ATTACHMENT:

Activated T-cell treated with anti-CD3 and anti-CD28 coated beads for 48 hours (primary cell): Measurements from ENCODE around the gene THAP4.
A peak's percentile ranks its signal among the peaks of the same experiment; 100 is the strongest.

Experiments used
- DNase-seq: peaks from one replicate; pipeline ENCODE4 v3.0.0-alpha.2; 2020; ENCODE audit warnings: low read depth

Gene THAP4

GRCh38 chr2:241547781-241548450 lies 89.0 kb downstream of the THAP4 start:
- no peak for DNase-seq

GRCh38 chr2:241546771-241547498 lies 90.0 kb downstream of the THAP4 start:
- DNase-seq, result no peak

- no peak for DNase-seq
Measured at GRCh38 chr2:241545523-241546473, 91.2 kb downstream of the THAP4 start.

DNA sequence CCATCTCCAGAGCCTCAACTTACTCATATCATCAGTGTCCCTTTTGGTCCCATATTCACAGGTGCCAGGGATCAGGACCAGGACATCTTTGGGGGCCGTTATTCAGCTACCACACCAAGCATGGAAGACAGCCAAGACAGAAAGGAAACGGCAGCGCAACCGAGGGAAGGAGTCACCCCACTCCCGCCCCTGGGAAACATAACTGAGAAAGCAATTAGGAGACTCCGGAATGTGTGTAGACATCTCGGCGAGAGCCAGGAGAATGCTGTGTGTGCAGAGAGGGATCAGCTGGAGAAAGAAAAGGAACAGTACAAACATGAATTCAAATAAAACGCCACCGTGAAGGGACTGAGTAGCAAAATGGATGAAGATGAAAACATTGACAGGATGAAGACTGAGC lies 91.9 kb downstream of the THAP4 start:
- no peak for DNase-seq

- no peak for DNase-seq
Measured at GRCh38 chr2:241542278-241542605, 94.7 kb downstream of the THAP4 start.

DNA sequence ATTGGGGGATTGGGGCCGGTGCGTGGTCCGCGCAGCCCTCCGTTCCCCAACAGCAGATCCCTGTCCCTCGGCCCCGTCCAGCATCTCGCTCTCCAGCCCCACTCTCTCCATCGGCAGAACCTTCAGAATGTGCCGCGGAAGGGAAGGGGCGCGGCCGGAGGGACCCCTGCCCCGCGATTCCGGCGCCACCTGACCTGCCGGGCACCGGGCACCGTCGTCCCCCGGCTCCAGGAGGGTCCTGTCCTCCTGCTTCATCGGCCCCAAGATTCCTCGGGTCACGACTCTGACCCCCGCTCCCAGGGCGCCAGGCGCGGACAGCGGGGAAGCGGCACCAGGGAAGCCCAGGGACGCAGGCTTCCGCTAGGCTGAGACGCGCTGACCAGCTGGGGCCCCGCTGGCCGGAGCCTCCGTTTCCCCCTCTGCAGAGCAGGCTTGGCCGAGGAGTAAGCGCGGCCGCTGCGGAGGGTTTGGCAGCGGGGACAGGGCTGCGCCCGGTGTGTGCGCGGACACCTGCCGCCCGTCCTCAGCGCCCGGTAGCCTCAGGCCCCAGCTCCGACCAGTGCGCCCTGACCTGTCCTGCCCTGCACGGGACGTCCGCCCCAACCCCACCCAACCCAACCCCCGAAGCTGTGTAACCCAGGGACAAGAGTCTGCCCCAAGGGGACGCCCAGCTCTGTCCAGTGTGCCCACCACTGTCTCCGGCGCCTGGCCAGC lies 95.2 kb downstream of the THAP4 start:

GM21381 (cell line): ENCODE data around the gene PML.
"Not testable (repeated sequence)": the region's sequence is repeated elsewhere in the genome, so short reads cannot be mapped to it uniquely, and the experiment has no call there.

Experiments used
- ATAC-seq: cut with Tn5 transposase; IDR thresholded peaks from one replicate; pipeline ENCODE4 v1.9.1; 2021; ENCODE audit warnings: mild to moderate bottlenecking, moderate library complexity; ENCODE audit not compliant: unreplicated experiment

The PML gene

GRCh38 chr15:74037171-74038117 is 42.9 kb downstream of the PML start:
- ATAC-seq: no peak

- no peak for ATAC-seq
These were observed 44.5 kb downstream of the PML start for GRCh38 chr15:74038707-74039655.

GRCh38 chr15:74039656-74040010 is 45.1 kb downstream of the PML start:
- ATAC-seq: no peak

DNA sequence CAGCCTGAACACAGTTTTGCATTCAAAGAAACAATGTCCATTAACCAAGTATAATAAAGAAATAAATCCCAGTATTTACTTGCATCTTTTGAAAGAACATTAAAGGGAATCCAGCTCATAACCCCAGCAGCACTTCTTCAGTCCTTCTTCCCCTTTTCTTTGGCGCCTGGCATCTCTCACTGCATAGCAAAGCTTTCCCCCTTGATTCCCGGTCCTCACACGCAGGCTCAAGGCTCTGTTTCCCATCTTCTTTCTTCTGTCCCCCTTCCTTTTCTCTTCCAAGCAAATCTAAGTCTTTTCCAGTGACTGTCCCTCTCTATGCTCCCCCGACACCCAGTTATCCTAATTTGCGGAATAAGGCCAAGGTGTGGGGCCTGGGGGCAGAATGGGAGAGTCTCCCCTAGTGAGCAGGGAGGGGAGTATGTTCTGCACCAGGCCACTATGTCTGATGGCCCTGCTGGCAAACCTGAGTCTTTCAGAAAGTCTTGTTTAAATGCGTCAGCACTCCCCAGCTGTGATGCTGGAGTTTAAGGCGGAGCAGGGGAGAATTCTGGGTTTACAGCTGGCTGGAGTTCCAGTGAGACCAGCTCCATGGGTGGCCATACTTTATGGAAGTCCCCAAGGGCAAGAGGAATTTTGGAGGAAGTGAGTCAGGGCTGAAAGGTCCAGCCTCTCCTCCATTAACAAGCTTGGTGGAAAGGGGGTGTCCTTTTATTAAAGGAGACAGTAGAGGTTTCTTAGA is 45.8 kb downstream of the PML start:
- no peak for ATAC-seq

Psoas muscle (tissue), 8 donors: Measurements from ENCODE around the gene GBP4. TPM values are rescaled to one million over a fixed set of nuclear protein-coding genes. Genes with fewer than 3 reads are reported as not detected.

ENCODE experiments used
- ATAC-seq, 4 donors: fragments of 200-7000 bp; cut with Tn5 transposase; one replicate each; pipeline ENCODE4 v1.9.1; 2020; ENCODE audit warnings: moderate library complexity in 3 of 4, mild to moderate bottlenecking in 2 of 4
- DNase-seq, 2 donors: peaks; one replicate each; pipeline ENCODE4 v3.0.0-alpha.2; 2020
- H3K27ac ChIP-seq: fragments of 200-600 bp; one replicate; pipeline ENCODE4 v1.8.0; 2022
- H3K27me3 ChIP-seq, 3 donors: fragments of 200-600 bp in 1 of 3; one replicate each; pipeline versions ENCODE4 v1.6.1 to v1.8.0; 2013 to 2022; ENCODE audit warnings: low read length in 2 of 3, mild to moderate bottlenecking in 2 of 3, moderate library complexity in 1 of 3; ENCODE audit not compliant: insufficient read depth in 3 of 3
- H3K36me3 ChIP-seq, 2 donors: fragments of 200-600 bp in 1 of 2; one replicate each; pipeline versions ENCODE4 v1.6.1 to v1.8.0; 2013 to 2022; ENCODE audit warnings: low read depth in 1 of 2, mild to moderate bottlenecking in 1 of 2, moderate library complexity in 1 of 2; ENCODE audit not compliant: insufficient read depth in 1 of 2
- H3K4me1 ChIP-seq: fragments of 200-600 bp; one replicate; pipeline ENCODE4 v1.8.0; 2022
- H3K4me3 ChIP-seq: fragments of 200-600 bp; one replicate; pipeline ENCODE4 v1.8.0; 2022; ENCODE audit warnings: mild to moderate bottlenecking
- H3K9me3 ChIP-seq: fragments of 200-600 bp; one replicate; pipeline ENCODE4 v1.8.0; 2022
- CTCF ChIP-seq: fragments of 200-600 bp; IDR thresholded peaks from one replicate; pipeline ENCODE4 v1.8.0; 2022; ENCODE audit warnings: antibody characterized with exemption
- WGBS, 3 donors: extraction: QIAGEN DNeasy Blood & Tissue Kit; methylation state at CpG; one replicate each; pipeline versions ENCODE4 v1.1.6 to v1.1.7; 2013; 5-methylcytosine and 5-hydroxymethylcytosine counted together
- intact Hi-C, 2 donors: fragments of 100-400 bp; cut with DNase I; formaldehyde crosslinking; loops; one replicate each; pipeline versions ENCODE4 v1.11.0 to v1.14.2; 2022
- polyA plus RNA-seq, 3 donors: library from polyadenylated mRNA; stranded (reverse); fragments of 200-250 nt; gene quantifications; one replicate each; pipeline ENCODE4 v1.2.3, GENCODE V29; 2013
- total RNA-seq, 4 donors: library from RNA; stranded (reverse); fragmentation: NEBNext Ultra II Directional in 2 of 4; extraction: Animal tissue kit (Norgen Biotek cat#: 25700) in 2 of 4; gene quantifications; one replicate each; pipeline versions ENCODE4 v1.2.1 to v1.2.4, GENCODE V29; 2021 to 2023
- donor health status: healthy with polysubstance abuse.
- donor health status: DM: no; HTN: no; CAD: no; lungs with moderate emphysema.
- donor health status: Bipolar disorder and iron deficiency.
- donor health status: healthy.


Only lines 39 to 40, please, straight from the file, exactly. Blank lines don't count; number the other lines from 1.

- H3K9me3 ChIP-seq: fragments of 200-600 bp; one replicate; pipeline ENCODE4 v1.8.0; 2022
- CTCF ChIP-seq: fragments of 200-600 bp; IDR thresholded peaks from one replicate; pipeline ENCODE4 v1.8.0; 2022; ENCODE audit warnings: antibody characterized with exemption